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Graphing rational functions and asymptotes

Graphing rational functions isn’t really that hard. There is some calculating, depending on the function. First you should find the points in which your function cannot exist. Those are the zeros of the given function’s denominator. Second thing you should do is find the points where the graph intersects the x- axis. Those are the points you get when you equalize numerator with zero. Also, it is useful to know where the graph intersects the y axis. Those points you get when you equalize x with zero. Also, there are things called asymptotes.

graph-of-function-2-exp-xAsymptotes are lines which that tell you where your function can never be defined. Graph of the function always approaches the asymptote into infinity, but never reach it. They are divided into three groups: horizontal, vertical and slant asymptotes. During your studies you already, maybe unknowingly, already met asymptotes. For example, function f ( x ) = 2^x has horizontal asymptote y = 0, function f ( x ) = \frac{1}{x^2} has vertical asymptote x = 0, and any kind of hyperbola has slope asymptotes, y = \pm \frac{b}{a}.



We say that the line x = a is the vertical asymptote of the function y = f ( x ) if at least one of the limits lim_{ x -> a } f ( x ) or lim_{ y -> a } + f ( x ) is equal to -\infty or +\infty.

There are few rules that we can use in order to easily find asymptotes.

Graphically this means that some line is a vertical asymptote if, when we look at it, from the right or from the left its function values are constantly increasing or constantly decreasing.

Example 1. Find vertical asymptote of function f ( x ) = \frac{1}{(x + 1)^2}

Basically, you’re always looking at the points where this function is not defined in. For this function this is for . Now we have to find out from which side of the asymptote our graph lies. If lim_{y -> a}+ f ( x ) is equal to – \infty or +\infty, then our graph lies on the right side, and if lim_{x -> a}- f(x) is equal to  -\infty or +\infty our graph lies on the left side, and of course, if both are equal, function lies on both sides. What about where goes our graph go into infinity? Well if this limit goes to +\infty our function values also go to +\infty and opposite.

vertical asimptoteSince we got our point in which our function may have a vertical asymptote it’s time to check it out. Let’s try to see what happens with our graph as we move along the x- axis. First if we take very large negative number for x, the square in the denominator will change it into very large positive number, which will mean that the function value of this function will be very close to zero. But, no matter how much we decrease that number, our function will never reach zero, or value that is lesser than zero. As we go on, when we get to zero, our function value is equal to 1 which means that here is where our function is growing. As we pass 0, we come closer to 1 which is our critical point. As you can notice here is where our function grows even larger. Let’s try to make it clearer.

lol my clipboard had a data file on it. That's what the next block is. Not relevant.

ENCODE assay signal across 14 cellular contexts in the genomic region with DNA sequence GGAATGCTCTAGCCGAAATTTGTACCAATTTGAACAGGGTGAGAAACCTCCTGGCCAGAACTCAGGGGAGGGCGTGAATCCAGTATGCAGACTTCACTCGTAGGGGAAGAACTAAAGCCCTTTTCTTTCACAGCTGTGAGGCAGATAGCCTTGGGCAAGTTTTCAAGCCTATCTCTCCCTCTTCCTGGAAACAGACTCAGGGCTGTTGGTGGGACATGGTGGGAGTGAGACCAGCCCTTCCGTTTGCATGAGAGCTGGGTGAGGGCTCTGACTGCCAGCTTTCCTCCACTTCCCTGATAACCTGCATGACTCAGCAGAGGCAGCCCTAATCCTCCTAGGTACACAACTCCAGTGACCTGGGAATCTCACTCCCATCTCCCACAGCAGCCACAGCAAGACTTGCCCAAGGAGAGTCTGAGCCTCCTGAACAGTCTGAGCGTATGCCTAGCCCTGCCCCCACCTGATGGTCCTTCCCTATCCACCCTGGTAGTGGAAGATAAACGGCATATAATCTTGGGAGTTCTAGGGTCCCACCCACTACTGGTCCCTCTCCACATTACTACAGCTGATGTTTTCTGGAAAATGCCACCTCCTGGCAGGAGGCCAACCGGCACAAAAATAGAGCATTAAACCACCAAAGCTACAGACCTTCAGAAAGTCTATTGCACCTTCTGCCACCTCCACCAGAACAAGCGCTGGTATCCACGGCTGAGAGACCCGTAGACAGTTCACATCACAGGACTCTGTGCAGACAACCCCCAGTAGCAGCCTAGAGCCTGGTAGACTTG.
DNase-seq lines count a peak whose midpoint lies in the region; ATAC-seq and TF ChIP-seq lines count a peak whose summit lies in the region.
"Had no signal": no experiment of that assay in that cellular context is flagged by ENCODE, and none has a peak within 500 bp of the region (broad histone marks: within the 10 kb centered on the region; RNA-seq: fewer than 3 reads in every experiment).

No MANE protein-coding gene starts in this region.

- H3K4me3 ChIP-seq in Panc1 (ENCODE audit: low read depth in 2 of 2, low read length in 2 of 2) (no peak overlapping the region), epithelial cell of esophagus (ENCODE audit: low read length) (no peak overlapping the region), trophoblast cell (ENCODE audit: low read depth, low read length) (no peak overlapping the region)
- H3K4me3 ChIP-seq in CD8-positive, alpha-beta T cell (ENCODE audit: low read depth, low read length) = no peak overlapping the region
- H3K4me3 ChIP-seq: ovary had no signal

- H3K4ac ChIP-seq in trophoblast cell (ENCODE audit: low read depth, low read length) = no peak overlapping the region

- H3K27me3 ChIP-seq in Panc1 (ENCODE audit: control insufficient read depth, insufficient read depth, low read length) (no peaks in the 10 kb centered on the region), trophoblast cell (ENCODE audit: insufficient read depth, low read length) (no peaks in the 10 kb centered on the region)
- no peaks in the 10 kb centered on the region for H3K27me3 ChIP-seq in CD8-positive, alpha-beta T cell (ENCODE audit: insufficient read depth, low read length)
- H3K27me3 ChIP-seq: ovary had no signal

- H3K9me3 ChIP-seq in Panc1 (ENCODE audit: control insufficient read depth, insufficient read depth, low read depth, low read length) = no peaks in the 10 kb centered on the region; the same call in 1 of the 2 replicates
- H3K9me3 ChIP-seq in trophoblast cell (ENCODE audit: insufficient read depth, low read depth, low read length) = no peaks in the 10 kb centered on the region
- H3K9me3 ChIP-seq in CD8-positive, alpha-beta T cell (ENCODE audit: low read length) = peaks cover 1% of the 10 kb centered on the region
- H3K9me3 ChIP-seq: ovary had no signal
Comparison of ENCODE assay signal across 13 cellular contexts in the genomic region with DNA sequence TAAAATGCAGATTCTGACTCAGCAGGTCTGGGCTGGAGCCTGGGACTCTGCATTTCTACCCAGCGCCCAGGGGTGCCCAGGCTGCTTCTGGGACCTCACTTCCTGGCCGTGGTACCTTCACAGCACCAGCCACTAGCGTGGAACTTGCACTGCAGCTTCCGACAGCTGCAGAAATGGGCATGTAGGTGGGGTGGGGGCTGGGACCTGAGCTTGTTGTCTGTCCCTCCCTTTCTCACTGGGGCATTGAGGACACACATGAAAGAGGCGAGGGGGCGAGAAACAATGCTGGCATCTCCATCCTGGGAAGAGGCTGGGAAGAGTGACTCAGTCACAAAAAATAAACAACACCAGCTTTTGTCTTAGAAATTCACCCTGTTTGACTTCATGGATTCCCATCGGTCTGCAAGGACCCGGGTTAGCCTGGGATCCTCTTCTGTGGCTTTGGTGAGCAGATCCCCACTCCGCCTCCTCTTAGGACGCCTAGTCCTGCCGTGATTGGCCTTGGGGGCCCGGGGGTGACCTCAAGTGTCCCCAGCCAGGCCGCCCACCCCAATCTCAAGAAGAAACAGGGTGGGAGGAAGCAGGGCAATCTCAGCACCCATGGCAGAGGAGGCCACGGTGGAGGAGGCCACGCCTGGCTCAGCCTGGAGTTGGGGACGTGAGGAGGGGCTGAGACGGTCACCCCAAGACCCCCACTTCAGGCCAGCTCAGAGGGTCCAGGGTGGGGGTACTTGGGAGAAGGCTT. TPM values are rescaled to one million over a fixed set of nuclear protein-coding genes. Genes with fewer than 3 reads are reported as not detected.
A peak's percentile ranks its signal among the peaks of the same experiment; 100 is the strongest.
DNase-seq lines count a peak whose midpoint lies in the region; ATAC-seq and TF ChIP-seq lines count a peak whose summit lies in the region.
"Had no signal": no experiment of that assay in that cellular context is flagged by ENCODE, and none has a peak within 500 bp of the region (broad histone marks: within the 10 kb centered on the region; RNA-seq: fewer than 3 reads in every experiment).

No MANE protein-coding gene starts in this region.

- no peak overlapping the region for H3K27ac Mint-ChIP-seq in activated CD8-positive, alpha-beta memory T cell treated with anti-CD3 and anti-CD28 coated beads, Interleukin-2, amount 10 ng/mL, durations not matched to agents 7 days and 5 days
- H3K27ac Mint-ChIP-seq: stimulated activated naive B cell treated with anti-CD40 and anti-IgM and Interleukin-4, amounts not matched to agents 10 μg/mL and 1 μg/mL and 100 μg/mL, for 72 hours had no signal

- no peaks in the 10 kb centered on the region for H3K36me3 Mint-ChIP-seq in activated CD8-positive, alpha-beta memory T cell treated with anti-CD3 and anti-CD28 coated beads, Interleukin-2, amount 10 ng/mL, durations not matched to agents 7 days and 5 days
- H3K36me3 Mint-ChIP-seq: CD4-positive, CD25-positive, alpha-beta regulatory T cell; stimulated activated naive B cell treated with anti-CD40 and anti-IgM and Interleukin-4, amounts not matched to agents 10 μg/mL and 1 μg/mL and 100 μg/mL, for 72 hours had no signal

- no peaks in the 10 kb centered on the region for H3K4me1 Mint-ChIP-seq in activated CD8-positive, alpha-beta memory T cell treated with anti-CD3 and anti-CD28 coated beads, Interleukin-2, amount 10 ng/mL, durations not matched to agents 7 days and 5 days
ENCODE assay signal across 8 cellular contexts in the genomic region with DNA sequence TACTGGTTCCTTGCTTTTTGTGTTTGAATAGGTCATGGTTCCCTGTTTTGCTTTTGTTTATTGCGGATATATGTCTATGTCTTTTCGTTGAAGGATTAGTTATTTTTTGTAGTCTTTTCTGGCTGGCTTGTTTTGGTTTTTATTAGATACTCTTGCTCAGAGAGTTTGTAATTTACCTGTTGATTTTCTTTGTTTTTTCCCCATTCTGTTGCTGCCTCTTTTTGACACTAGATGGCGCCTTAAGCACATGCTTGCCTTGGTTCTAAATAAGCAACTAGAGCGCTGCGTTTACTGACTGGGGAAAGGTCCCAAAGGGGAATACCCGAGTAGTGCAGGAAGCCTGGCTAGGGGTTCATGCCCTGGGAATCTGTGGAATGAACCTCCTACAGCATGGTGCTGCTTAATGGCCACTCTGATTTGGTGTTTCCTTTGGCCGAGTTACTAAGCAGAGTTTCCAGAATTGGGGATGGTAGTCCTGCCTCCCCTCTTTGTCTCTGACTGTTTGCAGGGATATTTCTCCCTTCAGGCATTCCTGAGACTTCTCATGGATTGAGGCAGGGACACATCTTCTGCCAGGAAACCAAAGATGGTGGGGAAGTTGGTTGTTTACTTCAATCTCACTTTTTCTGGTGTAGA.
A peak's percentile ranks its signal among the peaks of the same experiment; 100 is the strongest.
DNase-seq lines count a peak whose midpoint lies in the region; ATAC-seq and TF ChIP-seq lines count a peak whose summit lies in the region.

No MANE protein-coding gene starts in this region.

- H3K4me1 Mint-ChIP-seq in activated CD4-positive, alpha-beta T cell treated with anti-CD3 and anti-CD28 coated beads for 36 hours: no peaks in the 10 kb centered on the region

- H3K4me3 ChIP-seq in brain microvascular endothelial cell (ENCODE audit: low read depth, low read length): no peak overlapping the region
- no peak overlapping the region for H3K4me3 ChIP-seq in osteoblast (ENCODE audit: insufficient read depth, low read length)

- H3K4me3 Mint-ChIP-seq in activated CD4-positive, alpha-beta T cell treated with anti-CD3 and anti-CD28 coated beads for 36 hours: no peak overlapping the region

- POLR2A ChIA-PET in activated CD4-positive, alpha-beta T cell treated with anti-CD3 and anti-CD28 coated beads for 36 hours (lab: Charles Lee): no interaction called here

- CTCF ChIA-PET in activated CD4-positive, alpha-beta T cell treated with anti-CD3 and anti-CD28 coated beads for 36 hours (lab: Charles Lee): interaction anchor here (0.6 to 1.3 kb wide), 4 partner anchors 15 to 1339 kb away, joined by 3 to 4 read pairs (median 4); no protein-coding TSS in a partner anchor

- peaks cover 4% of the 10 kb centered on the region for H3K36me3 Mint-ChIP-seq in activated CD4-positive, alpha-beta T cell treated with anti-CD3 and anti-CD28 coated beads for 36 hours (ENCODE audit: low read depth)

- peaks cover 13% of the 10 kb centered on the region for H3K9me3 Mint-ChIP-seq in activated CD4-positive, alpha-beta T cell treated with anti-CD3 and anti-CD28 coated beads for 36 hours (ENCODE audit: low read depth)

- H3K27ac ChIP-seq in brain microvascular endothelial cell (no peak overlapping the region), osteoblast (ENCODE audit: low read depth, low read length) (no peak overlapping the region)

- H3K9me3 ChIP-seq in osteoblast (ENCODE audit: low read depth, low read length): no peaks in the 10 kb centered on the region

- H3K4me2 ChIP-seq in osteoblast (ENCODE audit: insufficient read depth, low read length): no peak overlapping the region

For \frac{1}{2}, f ( x ) = \frac{1}{(\frac{1}{2} - 1)^2} = 4

For a number that is very close to 1, but not exactly 1, this function will go to +\infty.

We know that this it is not defined in 1, but what about very close to 1 in other way? It will also be +\infty. If we continue, function values will continuously drop, and also reach points that are very close to zero, but will never be zero.

This means that around 1, graph does reach infinity which means that x = 1 is vertical asymptote of function f(x) = \frac{1}{(x - 1)^2}.

We say that a line  y = b is a horizontal asymptote of a function y = f(x) if lim_{x -> +\infty} f(x) = b or lim_{x -> -\infty} f(x) = b

Horizontal asymptote is a horizontal line which the graph of the function is always approaching but never touches.

Example 2. Find asymptotes and draw the graph of the function f(x) = \frac{x}{x + 1}

This graph will have vertical asymptote x = - 1.

To determine horizontal asymptotes we have to find lim_{x -> \pm \infty} f(x).

lim_{x -> \pm \infty} \frac{x}{x + 1} \setminus \frac{: x}{: x} = lim_{x -> \pm \infty} \frac{1}{1 + \frac{1}{x}} = 1

This means that the line y = 1 is the horizontal asymptote.

All you need to do now is find where your graph lies. All these graphs are pretty much the same. You only need to know in which parts you should draw. This graph will be made out of two parts. First we’ll take some point that is lesser than -1, for example -2. f (- 2) = 2 which means that our graph will be in the top left corner. Now for the second part we’ll take 0. f (0) = 0 which means that the second part will lie on the lower right part.y=1-and-x=1-functionsasimptotes-of-function-y=1

We say that a line y = kx + l  is a slant asymptote of a function f (x)  when x -> \infty if lim_{x - > \infty} ( f ( x ) - (kx + l) ) = 0.

Coefficients of this line we determine as:

k = lim_{x - > \infty} \frac{f(x)}{x}, l = lim_{x - > \infty} ( f(x) - kx)


Example 3. Find asymptotes and draw a graph of a function f(x) = \frac{x^2}{x + 1}

Right away we should notice vertical asymptote x = - 1.

Now let’s get to work with calculating the coefficients for the slant asymptote.

k = lim_{x -> \infty} \frac{f(x)}{x}, k = lim_{x -> \infty} \frac{\frac{x^2}{x + 1}}{x} = lim_{x -> \infty} \frac{x^2}{x^2 + x} = 1 -> k = 1

l = lim_{x -> \infty} (x - kx),

l = lim_{x -> \infty} (\frac{x^2}{x + 1} - 1 * x) = lim_{x -> \infty} (\frac{x^2 - x^2 - x}{x + 1} = lim_{x -> \infty} (\frac{- x}{x + 1} = - 1 -> l = -1

We got that our slant asymptote is the line y = x - 1.

slant asymptote

The last steps of drawing graphs of functions is always the same: first you draw the asymptotes, then find few points and fit the graph between the asymptotes.